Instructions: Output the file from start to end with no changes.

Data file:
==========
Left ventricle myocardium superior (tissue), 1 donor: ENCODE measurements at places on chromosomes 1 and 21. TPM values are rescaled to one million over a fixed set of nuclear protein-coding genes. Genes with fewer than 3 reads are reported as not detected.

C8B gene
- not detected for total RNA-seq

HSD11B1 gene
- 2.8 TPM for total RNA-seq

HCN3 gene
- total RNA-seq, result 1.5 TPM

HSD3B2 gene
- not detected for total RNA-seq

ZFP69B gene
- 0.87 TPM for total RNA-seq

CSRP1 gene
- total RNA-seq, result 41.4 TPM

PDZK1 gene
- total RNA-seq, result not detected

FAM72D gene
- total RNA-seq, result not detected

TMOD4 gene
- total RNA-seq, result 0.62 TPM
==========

Left ventricle myocardium superior (tissue), 1 donor: ENCODE measurements at places on chromosomes 1 and 21. TPM values are rescaled to one million over a fixed set of nuclear protein-coding genes. Genes with fewer than 3 reads are reported as not detected.

C8B gene
- not detected for total RNA-seq

HSD11B1 gene
- 2.8 TPM for total RNA-seq

HCN3 gene
- total RNA-seq, result 1.5 TPM

HSD3B2 gene
- not detected for total RNA-seq

ZFP69B gene
- 0.87 TPM for total RNA-seq

CSRP1 gene
- total RNA-seq, result 41.4 TPM

PDZK1 gene
- total RNA-seq, result not detected

FAM72D gene
- total RNA-seq, result not detected

TMOD4 gene
- total RNA-seq, result 0.62 TPM